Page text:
Opera + Classical Music Reviews

Et In Arcadia Ego: Madrigals in Arcadia review – Collegium Vocale Gent at the Wigmore Hall

24 May 2024

A perfectly pitched programme focusing on madrigals and Mantua.

Wigmore Hall

Wigmore Hall (Photo: Benjamin Ealovega)

Arcadia was originally a pastoral poem written around 1480 by Jacopo Sannazaro, and published in Naples in 1504. It had a profound influence on the literature of the 16th and 17th centuries, with the term ‘Arcadia’ coming to describe, in the words of English poet Philip Sidney, a Grecian paradise ‘decked with peace and good husbandry’. As these centuries saw increasing urbanisation, it is no wonder that musicians, artists and writers should seek solace in thoughts of a pastoral idyll, and Mantua epitomised the clash between the ideal and reality. Surrounded by water and fertile farmland, which might suggest something quite rustic, the truth was it was damp and a centre of trade. The governing Gonzaga family, however, also ensured it was a cultural capital, and by the mid-16th century it was a leader in musical fashion and the place where the madrigal really flourished. 

This concert from Collegium Vocale Gent, directed by Philippe Herreweghe, presented a series of madrigals and orchestral pieces by five composers who were all associated with Mantua. It was exceptionally well crafted, with the 70 minute performance being divided into an ‘Intro’, and four sections entitled ‘Separation’, ‘Intimacy’, ‘Death’ and ‘Lovers’ Reunion’. Although grouping the madrigals under these themes did not create a linear narrative, it certainly created an emotional arc with which the audience could engage.

The instrumental forces comprised two violins, cello, lute, trombone, cornet and harpsichord. Most of the madrigals involved five singers, with Luca Marenzio’s Al lume delle stelle (pub. 1595) being an example of one in which the distinctive nature of each voice could come through, even as they all sounded very good together. There were exceptions, however, such as Sigismondo D’India’s Che fai, Tirsi gentile, which constituted a duet, and was accompanied by lute and harpsichord.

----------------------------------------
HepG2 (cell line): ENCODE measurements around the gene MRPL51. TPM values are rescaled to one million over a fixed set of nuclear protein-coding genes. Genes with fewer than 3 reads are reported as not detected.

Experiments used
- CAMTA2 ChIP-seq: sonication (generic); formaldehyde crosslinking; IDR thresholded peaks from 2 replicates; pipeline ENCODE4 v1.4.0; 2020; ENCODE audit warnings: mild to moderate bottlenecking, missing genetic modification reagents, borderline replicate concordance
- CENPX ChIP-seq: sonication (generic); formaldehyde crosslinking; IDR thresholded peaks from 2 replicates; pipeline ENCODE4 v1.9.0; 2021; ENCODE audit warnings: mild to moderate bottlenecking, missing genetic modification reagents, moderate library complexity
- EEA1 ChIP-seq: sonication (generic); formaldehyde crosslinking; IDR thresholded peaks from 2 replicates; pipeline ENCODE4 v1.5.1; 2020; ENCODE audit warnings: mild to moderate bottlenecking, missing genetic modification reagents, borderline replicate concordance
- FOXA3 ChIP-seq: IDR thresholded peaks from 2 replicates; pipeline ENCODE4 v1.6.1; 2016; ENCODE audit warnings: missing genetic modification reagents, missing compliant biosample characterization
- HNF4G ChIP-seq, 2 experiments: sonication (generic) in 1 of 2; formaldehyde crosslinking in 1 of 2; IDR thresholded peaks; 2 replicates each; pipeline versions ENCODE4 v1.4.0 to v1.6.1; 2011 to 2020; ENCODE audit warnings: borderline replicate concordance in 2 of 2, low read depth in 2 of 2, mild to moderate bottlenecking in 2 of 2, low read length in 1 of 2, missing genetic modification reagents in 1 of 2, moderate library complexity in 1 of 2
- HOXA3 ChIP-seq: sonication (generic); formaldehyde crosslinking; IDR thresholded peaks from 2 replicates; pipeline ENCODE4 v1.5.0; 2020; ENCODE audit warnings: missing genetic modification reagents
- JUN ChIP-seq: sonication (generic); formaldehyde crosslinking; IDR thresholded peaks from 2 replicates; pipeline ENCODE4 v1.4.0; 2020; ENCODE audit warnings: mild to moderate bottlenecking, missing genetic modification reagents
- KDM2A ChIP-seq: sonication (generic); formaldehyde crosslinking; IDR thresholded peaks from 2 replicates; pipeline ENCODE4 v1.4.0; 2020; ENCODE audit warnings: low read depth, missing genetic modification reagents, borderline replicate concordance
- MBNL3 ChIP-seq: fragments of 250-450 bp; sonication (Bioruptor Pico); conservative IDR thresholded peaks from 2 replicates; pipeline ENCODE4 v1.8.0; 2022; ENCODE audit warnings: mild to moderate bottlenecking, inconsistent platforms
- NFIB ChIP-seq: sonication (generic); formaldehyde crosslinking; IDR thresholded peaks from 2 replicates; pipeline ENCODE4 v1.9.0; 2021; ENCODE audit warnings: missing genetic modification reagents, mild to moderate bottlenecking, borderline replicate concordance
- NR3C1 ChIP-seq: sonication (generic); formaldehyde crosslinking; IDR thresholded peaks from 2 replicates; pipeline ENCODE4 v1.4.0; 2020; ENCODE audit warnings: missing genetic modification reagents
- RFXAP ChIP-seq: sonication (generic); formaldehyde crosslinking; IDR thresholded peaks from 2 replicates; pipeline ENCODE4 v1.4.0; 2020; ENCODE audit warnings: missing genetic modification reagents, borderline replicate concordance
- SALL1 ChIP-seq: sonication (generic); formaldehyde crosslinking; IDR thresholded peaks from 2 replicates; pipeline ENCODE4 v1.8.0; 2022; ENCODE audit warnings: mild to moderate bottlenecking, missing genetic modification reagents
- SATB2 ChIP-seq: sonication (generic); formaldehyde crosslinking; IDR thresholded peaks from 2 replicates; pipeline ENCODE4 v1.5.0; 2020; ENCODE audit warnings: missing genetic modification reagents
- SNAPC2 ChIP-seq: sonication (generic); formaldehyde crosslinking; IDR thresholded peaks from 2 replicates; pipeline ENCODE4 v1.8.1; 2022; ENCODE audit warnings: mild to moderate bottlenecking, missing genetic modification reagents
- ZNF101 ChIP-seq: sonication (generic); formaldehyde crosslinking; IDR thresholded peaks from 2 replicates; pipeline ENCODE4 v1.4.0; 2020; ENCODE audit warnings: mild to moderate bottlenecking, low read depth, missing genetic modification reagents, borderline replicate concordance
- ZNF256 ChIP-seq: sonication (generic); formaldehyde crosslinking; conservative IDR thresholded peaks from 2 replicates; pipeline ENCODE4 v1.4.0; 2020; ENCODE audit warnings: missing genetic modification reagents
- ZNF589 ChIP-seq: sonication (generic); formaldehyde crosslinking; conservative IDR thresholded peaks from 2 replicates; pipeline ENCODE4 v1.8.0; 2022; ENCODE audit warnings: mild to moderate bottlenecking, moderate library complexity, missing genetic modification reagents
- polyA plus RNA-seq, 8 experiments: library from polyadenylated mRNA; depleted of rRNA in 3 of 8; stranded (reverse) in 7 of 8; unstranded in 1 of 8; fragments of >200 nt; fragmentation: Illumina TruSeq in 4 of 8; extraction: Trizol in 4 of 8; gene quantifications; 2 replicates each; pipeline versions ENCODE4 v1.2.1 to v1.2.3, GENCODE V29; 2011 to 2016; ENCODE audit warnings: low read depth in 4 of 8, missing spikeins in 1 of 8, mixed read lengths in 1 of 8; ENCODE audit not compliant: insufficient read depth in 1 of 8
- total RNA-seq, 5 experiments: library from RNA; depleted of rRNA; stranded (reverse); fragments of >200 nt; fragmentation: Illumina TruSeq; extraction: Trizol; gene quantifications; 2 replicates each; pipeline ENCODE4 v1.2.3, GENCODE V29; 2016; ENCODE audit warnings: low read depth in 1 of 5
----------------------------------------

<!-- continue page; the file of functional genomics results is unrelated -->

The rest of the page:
“This concert from Collegium Vocale Gent… was exceptionally well crafted…”

Salamone Rossi grew up in Mantua and worked at the Gonzaga court. He published five books of five part madrigals, and innovatively provided a chitarrone (a large bass lute) part so that instead of five singers, one person could sing with instrumental accompaniment. Musicologists have used this development to distinguish the Renaissance from the Baroque, while his instrumental pieces similarly feel ‘Baroque’. Among the several included in this programme, Sinfonia a5 was a lively affair in which the trombone line often ‘followed’ that of the strings, while his Sinfonia grave a5 (pub. 1607) was a deeper and more melancholic piece. 

Giovanni Giacomo Gastoldi succeeded Giaches de Wert, who was Flemish but known as the father of the Mantuan madrigal, as the Gonzagas’ maestro di cappella. He was represented by his Concerto de Pastori (pub. 1591), which sees spring praised as the season of love. Written for a double choir, it suggests a large gathering of people, and thus hints at a style that was to become popular in Venice. On this occasion, it was interesting to see how the relatively few voices generated such an all embracing sound, and across the evening several singers stood out in particular. Miriam Allan revealed a notably well shaped soprano with a glistening quality, while Benedict Hymas displayed quite a rich tenor that nonetheless possessed a lightness of touch. Tenor Tore Tom Denys had a very ‘free and easy’ way of expressing the lines, which worked particularly well in this repertoire, while Jimmy Holliday revealed a strong and vibrant bass. 

The most famous composer to be included was Monteverdi, and the main programme ended with his Tirsi e Clori SV145 (by 1616), which began as a duet between Hymas and Allan, before everyone joined in to proclaim ‘Let us dance’ repeatedly. This lively and energetic ‘finale’ even saw Denys play the tambourine, with the result that the more this ‘mini-opera’ went on the more rousing it became.

• For details of all of Collegium Vocale Gent’s recordings and future events visit its website. 

• For details of all upcoming events at the Wigmore Hall visit its website. 

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Et In Arcadia Ego: Madrigals in Arcadia review – Collegium Vocale Gent at the Wigmore Hall
Collegium Vocale Gent / Dunford / Herreweghe @ Wigmore Hall, London